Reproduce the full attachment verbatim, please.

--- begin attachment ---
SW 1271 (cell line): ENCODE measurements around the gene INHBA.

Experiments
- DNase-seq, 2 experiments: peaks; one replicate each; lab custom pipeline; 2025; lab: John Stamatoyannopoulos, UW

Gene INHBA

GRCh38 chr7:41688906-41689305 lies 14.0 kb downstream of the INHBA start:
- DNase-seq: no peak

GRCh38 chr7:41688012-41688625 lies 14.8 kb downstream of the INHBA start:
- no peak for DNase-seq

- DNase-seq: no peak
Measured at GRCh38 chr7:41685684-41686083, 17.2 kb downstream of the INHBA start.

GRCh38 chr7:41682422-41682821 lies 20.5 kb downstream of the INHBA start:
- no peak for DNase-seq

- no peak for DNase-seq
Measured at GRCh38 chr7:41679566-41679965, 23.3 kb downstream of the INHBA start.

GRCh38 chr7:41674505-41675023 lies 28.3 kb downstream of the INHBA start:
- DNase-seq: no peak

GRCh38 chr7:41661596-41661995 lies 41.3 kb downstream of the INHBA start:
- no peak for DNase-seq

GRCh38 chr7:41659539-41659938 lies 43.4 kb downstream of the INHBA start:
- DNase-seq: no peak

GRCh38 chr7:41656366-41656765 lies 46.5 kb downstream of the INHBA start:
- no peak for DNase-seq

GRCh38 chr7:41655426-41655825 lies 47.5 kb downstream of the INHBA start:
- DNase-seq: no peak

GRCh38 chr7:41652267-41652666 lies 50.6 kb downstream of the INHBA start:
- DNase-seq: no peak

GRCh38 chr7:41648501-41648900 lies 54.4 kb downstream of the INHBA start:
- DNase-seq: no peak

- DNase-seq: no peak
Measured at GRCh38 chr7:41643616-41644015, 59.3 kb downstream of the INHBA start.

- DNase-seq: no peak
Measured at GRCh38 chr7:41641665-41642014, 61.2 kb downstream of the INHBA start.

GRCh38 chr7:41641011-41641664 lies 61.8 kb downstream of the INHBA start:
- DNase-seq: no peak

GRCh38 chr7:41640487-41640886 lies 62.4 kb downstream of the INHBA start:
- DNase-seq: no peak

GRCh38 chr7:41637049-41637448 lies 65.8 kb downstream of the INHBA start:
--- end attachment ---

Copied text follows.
SW 1271 (cell line): ENCODE measurements around the gene INHBA.

Experiments
- DNase-seq, 2 experiments: peaks; one replicate each; lab custom pipeline; 2025; lab: John Stamatoyannopoulos, UW

Gene INHBA

GRCh38 chr7:41688906-41689305 lies 14.0 kb downstream of the INHBA start:
- DNase-seq: no peak

GRCh38 chr7:41688012-41688625 lies 14.8 kb downstream of the INHBA start:
- no peak for DNase-seq

- DNase-seq: no peak
Measured at GRCh38 chr7:41685684-41686083, 17.2 kb downstream of the INHBA start.

GRCh38 chr7:41682422-41682821 lies 20.5 kb downstream of the INHBA start:
- no peak for DNase-seq

- no peak for DNase-seq
Measured at GRCh38 chr7:41679566-41679965, 23.3 kb downstream of the INHBA start.

GRCh38 chr7:41674505-41675023 lies 28.3 kb downstream of the INHBA start:
- DNase-seq: no peak

GRCh38 chr7:41661596-41661995 lies 41.3 kb downstream of the INHBA start:
- no peak for DNase-seq

GRCh38 chr7:41659539-41659938 lies 43.4 kb downstream of the INHBA start:
- DNase-seq: no peak

GRCh38 chr7:41656366-41656765 lies 46.5 kb downstream of the INHBA start:
- no peak for DNase-seq

GRCh38 chr7:41655426-41655825 lies 47.5 kb downstream of the INHBA start:
- DNase-seq: no peak

GRCh38 chr7:41652267-41652666 lies 50.6 kb downstream of the INHBA start:
- DNase-seq: no peak

GRCh38 chr7:41648501-41648900 lies 54.4 kb downstream of the INHBA start:
- DNase-seq: no peak

- DNase-seq: no peak
Measured at GRCh38 chr7:41643616-41644015, 59.3 kb downstream of the INHBA start.

- DNase-seq: no peak
Measured at GRCh38 chr7:41641665-41642014, 61.2 kb downstream of the INHBA start.

GRCh38 chr7:41641011-41641664 lies 61.8 kb downstream of the INHBA start:
- DNase-seq: no peak

GRCh38 chr7:41640487-41640886 lies 62.4 kb downstream of the INHBA start:
- DNase-seq: no peak

GRCh38 chr7:41637049-41637448 lies 65.8 kb downstream of the INHBA start: